Like many people, I often find it hard to pinpoint the time in my life that I first felt called to ministry. There are many people and experiences in my life that seem to have led me to this place of being a diaconal minister. People who know my parents, an ELCA pastor and the Executive Director of the Prison Ministry section of Lutheran Social Services of Illinois, often tell me I am just a combination of my parent’s passions. Although I can see how this comparison is made, my journey has always felt like my own. Certainly, it begins with my family, but takes jumps and twists in many directions.
I truly love my job and believe that it is an embodiment of the diaconal call to bridge church and community.
This was also the year that it became clear to me that Jesus was radical. He spoke out against the establishment, he hung out with lepers and prostitutes and he said we needed to be hanging out with them as well. My world seemed to be colliding with all of the new experiences and new ways of thinking about things and, even more than before, I felt a need to combine these two inseparable passions.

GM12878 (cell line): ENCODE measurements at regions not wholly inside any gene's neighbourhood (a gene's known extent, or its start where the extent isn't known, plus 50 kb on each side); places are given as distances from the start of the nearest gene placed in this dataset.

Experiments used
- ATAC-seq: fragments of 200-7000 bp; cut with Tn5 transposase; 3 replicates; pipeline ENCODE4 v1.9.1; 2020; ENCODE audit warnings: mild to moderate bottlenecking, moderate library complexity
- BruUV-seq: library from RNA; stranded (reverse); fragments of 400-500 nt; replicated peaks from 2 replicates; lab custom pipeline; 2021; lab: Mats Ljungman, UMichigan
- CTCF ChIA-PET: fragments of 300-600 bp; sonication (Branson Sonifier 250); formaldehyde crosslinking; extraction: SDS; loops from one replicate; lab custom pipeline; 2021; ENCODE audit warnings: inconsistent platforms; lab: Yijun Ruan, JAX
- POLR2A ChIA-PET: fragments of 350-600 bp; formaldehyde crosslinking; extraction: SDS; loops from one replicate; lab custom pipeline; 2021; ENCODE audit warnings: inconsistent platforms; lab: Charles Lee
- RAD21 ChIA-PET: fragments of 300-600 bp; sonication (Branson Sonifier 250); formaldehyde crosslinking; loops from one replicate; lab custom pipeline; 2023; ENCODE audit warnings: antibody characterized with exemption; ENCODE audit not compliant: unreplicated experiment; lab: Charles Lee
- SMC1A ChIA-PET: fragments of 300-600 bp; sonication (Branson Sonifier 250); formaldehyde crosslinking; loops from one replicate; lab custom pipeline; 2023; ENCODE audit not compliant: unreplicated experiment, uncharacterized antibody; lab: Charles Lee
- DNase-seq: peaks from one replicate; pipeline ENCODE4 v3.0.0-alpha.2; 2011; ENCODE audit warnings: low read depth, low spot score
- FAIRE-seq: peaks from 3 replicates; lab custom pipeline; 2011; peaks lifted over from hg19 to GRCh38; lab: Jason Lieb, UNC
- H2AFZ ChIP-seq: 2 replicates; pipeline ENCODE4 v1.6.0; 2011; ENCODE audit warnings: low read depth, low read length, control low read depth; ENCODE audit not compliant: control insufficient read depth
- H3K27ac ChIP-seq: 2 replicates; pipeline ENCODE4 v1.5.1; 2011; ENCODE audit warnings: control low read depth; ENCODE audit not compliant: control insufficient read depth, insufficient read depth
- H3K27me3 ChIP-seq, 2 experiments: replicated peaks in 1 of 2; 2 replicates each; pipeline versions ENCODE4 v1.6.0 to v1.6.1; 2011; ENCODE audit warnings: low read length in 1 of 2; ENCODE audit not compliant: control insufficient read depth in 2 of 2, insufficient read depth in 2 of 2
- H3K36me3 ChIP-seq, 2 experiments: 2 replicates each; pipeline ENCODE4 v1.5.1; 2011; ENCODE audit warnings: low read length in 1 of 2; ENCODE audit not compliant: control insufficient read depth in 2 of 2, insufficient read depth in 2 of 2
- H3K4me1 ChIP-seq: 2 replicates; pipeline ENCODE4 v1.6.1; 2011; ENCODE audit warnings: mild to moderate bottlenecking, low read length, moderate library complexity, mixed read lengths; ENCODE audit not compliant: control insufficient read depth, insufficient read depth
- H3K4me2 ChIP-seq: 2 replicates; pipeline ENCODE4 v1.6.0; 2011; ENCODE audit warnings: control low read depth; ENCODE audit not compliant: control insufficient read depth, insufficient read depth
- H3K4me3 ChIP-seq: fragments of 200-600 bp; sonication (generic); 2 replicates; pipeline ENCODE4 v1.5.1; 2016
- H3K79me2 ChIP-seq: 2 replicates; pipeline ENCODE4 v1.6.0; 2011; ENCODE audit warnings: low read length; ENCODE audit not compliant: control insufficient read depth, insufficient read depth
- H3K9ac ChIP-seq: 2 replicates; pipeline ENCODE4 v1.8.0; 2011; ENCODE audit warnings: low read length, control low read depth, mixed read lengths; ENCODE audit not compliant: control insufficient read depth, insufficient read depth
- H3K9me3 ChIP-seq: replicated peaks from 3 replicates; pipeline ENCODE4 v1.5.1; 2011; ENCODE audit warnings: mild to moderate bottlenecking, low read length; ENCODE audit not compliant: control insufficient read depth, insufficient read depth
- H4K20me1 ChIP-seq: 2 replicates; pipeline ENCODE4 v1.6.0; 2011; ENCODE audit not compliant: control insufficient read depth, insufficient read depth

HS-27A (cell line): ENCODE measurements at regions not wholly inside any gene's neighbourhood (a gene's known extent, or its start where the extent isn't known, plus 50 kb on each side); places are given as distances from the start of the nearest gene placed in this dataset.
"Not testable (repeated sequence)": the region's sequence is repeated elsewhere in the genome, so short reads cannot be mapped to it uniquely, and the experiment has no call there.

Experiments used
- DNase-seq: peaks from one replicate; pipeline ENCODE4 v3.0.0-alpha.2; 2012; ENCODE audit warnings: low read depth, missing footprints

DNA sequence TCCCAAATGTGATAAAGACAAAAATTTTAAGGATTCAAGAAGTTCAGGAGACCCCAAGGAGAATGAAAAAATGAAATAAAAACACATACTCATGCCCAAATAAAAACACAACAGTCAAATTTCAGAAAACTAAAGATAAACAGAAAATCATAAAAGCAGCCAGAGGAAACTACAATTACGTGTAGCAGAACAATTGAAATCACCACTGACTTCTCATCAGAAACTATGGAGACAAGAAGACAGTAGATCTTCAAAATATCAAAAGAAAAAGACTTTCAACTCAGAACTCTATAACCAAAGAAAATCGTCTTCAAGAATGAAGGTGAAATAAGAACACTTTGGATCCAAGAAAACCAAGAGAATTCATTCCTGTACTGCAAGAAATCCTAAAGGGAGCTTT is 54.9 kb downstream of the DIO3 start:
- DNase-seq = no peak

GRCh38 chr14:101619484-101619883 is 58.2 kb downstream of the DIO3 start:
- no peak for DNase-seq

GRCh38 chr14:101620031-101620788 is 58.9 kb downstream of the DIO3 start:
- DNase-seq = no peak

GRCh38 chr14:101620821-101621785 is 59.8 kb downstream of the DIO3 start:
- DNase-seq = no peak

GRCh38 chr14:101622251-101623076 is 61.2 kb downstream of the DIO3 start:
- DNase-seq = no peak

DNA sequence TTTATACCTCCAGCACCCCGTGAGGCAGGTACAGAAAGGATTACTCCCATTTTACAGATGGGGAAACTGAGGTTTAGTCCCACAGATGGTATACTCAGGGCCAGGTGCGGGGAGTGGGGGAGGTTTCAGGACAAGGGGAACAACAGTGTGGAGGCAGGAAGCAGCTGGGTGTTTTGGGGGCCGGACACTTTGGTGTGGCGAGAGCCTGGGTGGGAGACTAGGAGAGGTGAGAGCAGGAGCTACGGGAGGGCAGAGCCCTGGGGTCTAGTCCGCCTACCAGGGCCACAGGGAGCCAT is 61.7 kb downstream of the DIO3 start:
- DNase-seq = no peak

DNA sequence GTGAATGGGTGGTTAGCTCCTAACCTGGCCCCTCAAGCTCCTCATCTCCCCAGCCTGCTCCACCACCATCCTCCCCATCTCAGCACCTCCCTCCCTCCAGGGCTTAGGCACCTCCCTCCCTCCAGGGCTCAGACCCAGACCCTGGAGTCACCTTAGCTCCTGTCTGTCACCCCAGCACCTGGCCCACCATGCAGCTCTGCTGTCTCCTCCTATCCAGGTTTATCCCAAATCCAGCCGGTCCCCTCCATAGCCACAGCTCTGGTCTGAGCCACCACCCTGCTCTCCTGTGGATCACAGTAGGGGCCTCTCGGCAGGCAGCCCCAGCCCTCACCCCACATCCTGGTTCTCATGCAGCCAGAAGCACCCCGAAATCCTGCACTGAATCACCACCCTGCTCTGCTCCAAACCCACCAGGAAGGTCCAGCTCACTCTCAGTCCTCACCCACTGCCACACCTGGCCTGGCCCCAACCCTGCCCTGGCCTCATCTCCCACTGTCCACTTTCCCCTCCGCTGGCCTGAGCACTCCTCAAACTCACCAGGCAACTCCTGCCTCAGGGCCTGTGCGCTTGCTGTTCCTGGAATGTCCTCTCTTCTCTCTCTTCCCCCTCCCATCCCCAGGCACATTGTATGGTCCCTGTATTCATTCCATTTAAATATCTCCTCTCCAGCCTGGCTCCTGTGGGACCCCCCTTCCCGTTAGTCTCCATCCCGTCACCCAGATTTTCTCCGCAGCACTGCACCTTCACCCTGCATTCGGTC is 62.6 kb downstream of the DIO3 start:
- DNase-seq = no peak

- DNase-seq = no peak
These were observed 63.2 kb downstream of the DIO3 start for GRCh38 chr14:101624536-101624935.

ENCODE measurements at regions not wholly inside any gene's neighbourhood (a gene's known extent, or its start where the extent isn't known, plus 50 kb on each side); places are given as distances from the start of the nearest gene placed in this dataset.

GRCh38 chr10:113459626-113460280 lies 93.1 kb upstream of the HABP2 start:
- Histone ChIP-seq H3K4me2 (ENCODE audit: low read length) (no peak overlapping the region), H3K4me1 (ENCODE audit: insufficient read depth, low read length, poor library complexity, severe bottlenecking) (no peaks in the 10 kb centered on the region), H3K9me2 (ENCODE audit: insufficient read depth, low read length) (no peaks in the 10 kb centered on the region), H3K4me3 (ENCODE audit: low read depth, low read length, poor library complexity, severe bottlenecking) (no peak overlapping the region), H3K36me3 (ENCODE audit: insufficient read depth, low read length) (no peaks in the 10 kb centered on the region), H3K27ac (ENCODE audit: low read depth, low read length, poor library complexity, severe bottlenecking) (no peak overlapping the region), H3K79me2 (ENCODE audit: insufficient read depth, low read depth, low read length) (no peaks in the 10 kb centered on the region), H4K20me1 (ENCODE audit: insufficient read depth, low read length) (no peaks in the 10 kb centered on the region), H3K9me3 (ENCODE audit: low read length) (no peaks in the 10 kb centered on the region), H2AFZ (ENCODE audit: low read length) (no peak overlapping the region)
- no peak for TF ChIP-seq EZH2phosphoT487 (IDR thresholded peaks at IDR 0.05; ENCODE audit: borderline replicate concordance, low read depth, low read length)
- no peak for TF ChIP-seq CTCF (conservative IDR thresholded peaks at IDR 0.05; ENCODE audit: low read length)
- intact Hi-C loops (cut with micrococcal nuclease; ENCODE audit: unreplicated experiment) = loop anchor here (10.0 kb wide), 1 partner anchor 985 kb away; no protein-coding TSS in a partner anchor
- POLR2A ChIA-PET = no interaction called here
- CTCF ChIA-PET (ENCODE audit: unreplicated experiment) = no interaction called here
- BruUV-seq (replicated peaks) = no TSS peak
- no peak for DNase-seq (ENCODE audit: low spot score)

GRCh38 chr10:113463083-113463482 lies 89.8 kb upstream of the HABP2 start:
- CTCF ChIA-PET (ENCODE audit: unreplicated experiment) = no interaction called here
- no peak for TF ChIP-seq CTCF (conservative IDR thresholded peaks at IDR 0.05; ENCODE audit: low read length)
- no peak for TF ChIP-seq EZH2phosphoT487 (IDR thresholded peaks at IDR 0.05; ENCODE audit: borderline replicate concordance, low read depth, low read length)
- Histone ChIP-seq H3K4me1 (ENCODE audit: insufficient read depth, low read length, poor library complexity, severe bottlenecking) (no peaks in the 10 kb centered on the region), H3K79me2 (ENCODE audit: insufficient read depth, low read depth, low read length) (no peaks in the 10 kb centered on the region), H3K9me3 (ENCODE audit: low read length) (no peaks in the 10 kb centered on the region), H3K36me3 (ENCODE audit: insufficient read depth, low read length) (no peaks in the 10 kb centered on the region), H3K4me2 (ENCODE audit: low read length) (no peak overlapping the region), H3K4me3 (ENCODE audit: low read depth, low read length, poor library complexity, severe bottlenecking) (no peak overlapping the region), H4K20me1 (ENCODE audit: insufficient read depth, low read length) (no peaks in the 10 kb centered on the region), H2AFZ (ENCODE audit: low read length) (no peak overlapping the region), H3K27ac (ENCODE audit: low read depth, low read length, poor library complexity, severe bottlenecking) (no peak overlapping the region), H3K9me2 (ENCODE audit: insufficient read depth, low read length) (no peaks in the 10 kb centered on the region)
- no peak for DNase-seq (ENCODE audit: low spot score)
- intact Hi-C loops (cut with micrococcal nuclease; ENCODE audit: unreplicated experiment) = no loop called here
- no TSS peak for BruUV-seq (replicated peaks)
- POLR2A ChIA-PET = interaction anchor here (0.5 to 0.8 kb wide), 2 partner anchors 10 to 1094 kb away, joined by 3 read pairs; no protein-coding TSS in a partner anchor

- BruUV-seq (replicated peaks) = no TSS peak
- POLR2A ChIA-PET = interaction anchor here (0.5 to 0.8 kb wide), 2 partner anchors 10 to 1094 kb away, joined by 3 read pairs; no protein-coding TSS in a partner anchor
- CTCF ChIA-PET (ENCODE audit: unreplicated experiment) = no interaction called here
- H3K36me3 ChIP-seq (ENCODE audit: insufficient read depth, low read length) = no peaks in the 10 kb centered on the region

I heard about a vocational event at Luther Seminary that year and decided to attend. I think that is when I realized that diaconal ministry, a ministry of Word and Service, was what I had always felt called to do. The idea that diaconal ministers should be bridging the gap between church and community was exciting to me. Following Seminary, I moved to Chicago and worked for nine months at a placed called Chicago Uptown Ministry as part of my requirements for fieldwork for candidacy. While working there, I heard that the Chicago/Milwaukee Coordinator position with the Lutheran Volunteer Corps was opening. In so many ways, it seemed like a call home. The organization that enlivened my passion for justice and helped me to think seriously about a call to ministry had a job opening. I applied and have been the Chicago/Milwaukee Coordinator for almost three years now. I am rostered as a diaconal minister in the Metro Chicago Synod, where I live, but my work brings me to Milwaukee as well. I truly love my job and believe that it is an embodiment of the diaconal call to bridge church and community.